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Alberta health minister tables legislation to reverse government power to scrap doctor contracts

The move was promised as part of a four-year compensation agreement with the Alberta Medical Association (AMA) ratified in September.

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More than two years after Alberta’s UCP government changed the law to be able to unilaterally scrap a physician funding contract, it took steps in the legislature Monday to reverse that power.

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Health Minister Jason Copping introduced the promised Bill 4, the Alberta Health Care Insurance Amendment Act, 2022, which if passed will repeal the section of the health care insurance law that allows the province to scrap its master agreement with doctors — in February 2020.

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The move was promised as part of a four-year compensation agreement with the Alberta Medical Association (AMA) ratified in September. In turn, the AMA agreed to drop its lawsuit against the government without seeking legal costs. The $255 million in damages and acknowledgments the province’s actions violated the charter.

The government did not immediately provide an estimate of how much that legal fight cost taxpayers.

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At a news conference Monday, Copping said the legislation is no longer required.

“This legislation is another step in our relationship with Alberta’s physicians to create a collaborative environment founded on mutual respect and trust with innovative ideas for the future,” said Copping. When asked if it was a mistake to change the health care insurance law in the first place, Copping emphasized that it was important to move past that.

“That was a decision that was made at that time. It was a very different time,” said Copping. When asked why the government didn’t back down earlier, in particular once the COVID-19 pandemic hit and created extra pressure on health-care providers, Copping said the change in Monday’s bill has been part of discussions with the AMA for a long time.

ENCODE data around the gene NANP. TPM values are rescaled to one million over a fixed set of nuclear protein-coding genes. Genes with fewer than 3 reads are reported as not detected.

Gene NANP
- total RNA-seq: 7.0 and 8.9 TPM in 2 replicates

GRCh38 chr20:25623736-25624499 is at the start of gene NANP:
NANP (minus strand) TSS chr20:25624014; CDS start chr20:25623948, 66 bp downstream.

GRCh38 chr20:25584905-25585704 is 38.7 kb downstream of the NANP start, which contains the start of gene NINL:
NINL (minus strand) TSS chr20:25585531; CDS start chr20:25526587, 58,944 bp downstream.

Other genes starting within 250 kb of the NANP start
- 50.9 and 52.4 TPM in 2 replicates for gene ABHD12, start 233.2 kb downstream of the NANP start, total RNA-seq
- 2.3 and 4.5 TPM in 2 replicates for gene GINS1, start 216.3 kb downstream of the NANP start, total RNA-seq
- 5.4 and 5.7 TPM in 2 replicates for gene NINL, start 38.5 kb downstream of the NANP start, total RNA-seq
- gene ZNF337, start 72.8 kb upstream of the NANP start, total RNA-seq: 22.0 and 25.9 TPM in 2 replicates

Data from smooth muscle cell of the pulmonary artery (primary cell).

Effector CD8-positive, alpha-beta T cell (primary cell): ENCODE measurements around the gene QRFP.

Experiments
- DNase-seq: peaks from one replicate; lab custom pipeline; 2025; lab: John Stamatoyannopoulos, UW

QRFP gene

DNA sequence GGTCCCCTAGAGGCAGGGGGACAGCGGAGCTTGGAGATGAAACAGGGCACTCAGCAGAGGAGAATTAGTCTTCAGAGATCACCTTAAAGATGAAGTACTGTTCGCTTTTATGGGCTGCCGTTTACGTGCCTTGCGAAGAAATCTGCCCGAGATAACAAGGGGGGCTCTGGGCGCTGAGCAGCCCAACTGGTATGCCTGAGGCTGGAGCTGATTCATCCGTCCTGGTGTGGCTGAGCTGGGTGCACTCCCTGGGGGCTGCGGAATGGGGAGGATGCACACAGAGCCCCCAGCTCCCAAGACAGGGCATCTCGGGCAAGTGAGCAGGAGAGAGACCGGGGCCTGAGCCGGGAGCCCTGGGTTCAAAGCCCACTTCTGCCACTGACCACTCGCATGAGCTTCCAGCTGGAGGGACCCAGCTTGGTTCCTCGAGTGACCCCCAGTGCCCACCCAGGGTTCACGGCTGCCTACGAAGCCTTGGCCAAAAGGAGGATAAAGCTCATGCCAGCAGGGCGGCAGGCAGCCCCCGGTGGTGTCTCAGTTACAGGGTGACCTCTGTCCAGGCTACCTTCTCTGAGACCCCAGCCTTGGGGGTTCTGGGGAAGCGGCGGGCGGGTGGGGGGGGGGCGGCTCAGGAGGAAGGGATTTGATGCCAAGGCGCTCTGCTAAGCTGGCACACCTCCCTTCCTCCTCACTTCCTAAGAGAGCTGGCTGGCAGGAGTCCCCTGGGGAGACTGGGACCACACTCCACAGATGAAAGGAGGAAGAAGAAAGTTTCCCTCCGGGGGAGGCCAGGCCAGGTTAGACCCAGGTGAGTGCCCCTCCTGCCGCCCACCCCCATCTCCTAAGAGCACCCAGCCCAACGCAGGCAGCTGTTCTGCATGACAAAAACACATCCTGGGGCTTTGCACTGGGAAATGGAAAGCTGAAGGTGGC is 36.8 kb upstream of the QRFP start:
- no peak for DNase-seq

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“I’m very pleased with this agreement, but it took us some time to actually get there, but that was time quite frankly, well spent,” he said.

Dr. Fredrykka Rinaldi, president of the AMA, said at the news conference the introduction of Bill 4 was an important step in rebuilding the relationship between the government and doctors.

“This is another important milestone on the road forward with the agreement,” she said. Rinaldi did not immediately disclose how much the lawsuit cost the AMA.

The will see physician compensation increase by an average of four per cent over the next four years, including a lump sum one per cent increase as a “recognition payment” for work over the course of the COVID-19 pandemic.

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Copping noted that the deal puts a strong priority on primary health care, including a sliding scale of rate increases, with the highest increases for family physicians at 5.2 per cent.

An additional $252 million in spending will go toward initiatives to help bring doctors to underserved areas, and primary care networks are slated to get $40 million lump-sum increases over the first two years of the deal.

The government said Monday it has started to implement various commitments in the agreement, including rescinding the daily visit cap, announced Nov. 21, and distributing the one-per-cent rate increase.

While government officials said the latest agreement will keep Alberta doctors “among” the highest paid in Canada, they were unable to project how the province will rank in 2022.

According to data from the , in 2020-21 Alberta physicians averaged a gross clinical payment per physician of $367,000, above the and second only to Prince Edward Island’s gross average of over $405,000 — although average payments vary significantly by specialty.

lijohnson@postmedia.com

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